re [typo3] typo3 vs plone. what are strenghts and weaknesses

J.M. Foster admin at
Sat Mar 26 21:07:31 CET 2005


I don't know whether this will help you with your research.
You can find comprehensive comparisons of CMS
platforms, including Plone and TYPO3. Ratings in various
categories are supplied and side by side comparisons
possible. Good Luck !

Cheers -
Julie Foster

At 11:52 AM 03/26/2005 -0700, you wrote:
>Michael Scharkow wrote:
> > robert wrote:
> >
> >> - In our daily work we are often confronted with Typo 3  are asked to 
> explain the differences.
> >>
> >> I would therefore love to hear from people that have experience 
> working with both of them. What is the strength of either of the two.
> >
> >
> > Unfortunately, I know exactly no person who has comparable knowledge of 
> both Plone and TYPO3. This is probably because both systems are so 
> complex that nobody ever bothers to get into both of them, unless this 
> person has like a year or two off and scientific interest ;).
> > I have looked into plone recently, but it looks nothing like TYPO3. I 
> don't understand how Plone and ZOPE are related, and Plone uses (in 
> TYPO3-speak) front-end editing only, or rather it does not even have a 
> backend, does it?
> >
> > Sorry, I am really interested in this, but cannot add useful information.
> >
> > Greetings,
> > Michael
> > _______________________________________________
> > Typo3-english mailing list
> > Typo3-english at
> >
> >
>you are perfectly right, no developer (I found until today) had the time 
>to get into both systems.
>However potential customers want to know. They ask and we should be able 
>point out in what
>environment each of the systems work best. This has nothing to do with 
>which system is better.
>Such a question can, by default, never be answered seriously.
>Thats why I started to collect data. I do not yet exactly know what I am 
>looking for.  I have no
>chart or questionnaire (yet).
>I will compile my finding into a report. Since I am (as stated before) a 
>Zope/Plone gui with rather
>intim knowledge of that part of the CMS world i am of course biased. Not 
>because I want to prove
>something but because I know iZope/Plone and understand the mechanics 
>behind it.
>To answer your question:
>I know nothing about Typo3 so far (I bought a book on it this afternoon) 
>so I do not know anything
>about back- and front end.
>Zope/Plone is a layered system. It consists of two main parts that consist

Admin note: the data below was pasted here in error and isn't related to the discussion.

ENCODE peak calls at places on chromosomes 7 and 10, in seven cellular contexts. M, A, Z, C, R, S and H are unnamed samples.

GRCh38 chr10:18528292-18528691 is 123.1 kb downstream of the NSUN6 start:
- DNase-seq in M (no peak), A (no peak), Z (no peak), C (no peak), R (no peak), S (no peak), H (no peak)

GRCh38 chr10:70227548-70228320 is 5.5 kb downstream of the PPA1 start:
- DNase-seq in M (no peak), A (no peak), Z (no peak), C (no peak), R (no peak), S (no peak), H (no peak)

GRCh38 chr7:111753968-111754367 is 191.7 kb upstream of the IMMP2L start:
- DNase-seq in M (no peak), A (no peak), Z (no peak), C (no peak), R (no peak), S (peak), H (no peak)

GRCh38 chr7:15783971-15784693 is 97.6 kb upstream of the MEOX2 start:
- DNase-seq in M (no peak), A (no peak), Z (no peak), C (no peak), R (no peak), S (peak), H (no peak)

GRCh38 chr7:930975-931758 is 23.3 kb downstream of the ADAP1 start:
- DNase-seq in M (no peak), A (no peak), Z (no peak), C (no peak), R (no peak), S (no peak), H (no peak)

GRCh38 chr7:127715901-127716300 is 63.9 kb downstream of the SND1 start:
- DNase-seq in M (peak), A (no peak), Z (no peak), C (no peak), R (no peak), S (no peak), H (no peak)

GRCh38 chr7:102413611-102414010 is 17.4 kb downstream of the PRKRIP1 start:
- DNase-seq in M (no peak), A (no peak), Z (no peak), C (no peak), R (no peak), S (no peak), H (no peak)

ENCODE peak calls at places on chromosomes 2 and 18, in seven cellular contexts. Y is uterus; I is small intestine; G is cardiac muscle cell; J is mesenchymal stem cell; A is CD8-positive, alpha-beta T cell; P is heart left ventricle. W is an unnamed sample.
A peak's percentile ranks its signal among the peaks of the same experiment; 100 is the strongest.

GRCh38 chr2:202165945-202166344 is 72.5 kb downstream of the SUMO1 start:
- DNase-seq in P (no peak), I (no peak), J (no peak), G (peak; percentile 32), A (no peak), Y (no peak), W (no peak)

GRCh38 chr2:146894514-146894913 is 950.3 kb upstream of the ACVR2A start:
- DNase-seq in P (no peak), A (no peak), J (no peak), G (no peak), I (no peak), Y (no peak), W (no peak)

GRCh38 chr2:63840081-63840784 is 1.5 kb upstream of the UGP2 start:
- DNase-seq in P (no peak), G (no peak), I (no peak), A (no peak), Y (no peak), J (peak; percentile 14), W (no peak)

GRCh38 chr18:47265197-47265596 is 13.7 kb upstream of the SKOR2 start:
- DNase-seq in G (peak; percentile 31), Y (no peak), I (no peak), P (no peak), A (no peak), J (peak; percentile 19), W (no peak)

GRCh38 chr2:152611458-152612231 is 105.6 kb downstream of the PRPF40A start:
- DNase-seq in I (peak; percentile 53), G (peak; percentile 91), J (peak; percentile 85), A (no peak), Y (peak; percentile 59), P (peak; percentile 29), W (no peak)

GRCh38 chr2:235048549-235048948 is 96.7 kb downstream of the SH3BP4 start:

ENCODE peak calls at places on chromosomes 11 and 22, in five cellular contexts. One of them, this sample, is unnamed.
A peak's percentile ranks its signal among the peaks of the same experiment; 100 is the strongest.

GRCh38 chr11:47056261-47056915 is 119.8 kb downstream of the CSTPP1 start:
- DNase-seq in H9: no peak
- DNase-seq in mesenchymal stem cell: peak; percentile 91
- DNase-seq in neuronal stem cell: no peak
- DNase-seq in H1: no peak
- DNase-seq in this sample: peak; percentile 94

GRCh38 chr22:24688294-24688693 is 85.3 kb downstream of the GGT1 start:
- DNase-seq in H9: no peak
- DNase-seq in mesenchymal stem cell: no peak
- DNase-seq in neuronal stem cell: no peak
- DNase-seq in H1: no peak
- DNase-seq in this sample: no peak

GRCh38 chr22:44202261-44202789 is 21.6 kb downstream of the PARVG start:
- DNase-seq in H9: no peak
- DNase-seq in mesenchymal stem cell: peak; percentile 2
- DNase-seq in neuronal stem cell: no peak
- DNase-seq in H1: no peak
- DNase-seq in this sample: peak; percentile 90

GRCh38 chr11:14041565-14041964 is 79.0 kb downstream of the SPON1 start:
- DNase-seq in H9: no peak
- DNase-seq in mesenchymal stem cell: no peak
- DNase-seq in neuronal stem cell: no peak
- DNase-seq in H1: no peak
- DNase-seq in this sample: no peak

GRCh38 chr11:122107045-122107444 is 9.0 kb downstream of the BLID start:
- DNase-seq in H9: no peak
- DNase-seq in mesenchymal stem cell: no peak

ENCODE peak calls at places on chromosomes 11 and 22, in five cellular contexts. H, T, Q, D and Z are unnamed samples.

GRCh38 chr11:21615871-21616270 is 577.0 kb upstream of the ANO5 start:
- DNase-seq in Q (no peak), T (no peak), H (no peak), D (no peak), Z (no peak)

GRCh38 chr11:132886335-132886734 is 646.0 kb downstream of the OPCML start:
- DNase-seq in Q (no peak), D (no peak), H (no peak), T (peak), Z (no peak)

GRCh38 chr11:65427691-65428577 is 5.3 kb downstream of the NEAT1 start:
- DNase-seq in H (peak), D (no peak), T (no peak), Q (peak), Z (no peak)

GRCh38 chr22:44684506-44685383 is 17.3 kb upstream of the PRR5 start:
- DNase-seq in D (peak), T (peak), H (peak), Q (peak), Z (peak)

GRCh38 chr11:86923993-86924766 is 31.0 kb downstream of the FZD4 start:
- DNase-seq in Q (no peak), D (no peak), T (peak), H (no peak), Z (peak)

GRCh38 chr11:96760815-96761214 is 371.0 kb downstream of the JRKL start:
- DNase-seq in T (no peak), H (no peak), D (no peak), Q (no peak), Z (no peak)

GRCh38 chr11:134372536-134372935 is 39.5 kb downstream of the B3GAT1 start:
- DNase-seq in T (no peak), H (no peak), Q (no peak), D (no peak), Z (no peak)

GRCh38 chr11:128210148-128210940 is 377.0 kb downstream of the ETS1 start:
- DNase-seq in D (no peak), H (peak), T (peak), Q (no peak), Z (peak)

>themslf of several layers:
>    Zope is an applicationserver. It presents itself like an extension of 
> your desktop. Visually it is
>    similar to an Windows explorer window on your desktop. You just put 
> things (like files, folders,
>    Plone sites, programs)    on top of it. Each thing is an object an can 
> in itself consist of
>    many subobject. You always deal with objects. This is probably a very 
> fundamental difference to Typo3.
>    Zope is written in python (some time critical parts in c). It is 
> installed as a monolithic bloc.
>    It provides you with a number of servers HTTP, FTP, WebDAV, RpcXML. 
> You can use Zope therefore
>    without any other server like Apache or IE. However, it is normally 
> run behind Apache or other such.
>    Zope itself consists of several layers of which I will name only two:
>    ZODB
>        ZODB is a OO Database it creates and maintains objects. As said 
> before, an object can be
>        something very little link a string, or something very big like a 
> multi gigabyte website
>        with al its content.
>    A "physical" Database
>        ZODB does not store data, it is only handles objects. It delegates 
> the job to make objects
>        peristente to on of a number of different databases. The most 
> commonly used is a flat file
>        called Data.fs. The nice thing with this approach is, that you 
> only have to backup/restore
>        one single file.
>    Any number of so called Products. This are Python modules that enhance 
> Zope's basic functionality.
>    Plone is such a Product (actually a bunch of Products). It runs on top 
> of Zope and provides
>    a CMS class. To create a new Plone site, you just add a "Plone"-Object.
>    Plone itself is layered. It consist mainly out of the following two parts:
>    CMF (Content management Framework):
>        This provides all Contenttypes and methods (like Workflow) needed 
> in a CMS. It is totaly
>        independent of Plone.
>    Plone itself:
>        This is (theoretically) a gui that provides a user interface to 
> the CMF. In fact, this separation
>        is not that strict.
>Typo3-english mailing list
>Typo3-english at

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